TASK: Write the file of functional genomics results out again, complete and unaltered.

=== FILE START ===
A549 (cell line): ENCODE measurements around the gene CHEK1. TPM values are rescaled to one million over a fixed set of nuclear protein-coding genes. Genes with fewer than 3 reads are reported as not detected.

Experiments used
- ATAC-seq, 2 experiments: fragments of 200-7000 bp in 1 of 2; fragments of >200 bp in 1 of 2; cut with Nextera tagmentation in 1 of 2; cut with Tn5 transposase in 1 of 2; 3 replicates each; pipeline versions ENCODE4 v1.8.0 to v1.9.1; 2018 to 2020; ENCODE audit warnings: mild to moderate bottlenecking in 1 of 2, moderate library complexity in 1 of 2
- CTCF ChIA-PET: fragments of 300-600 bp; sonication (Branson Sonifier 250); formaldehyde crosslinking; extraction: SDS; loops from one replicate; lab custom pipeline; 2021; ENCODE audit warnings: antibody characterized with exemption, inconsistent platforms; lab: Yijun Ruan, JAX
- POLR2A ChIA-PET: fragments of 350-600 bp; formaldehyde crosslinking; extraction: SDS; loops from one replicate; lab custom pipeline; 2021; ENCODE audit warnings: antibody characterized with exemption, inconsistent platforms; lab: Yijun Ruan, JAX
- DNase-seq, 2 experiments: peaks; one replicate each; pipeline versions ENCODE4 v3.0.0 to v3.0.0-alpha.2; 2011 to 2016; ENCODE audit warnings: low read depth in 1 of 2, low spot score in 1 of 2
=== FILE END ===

A549 (cell line): ENCODE measurements around the gene CHEK1. TPM values are rescaled to one million over a fixed set of nuclear protein-coding genes. Genes with fewer than 3 reads are reported as not detected.

Experiments used
- ATAC-seq, 2 experiments: fragments of 200-7000 bp in 1 of 2; fragments of >200 bp in 1 of 2; cut with Nextera tagmentation in 1 of 2; cut with Tn5 transposase in 1 of 2; 3 replicates each; pipeline versions ENCODE4 v1.8.0 to v1.9.1; 2018 to 2020; ENCODE audit warnings: mild to moderate bottlenecking in 1 of 2, moderate library complexity in 1 of 2
- CTCF ChIA-PET: fragments of 300-600 bp; sonication (Branson Sonifier 250); formaldehyde crosslinking; extraction: SDS; loops from one replicate; lab custom pipeline; 2021; ENCODE audit warnings: antibody characterized with exemption, inconsistent platforms; lab: Yijun Ruan, JAX
- POLR2A ChIA-PET: fragments of 350-600 bp; formaldehyde crosslinking; extraction: SDS; loops from one replicate; lab custom pipeline; 2021; ENCODE audit warnings: antibody characterized with exemption, inconsistent platforms; lab: Yijun Ruan, JAX
- DNase-seq, 2 experiments: peaks; one replicate each; pipeline versions ENCODE4 v3.0.0 to v3.0.0-alpha.2; 2011 to 2016; ENCODE audit warnings: low read depth in 1 of 2, low spot score in 1 of 2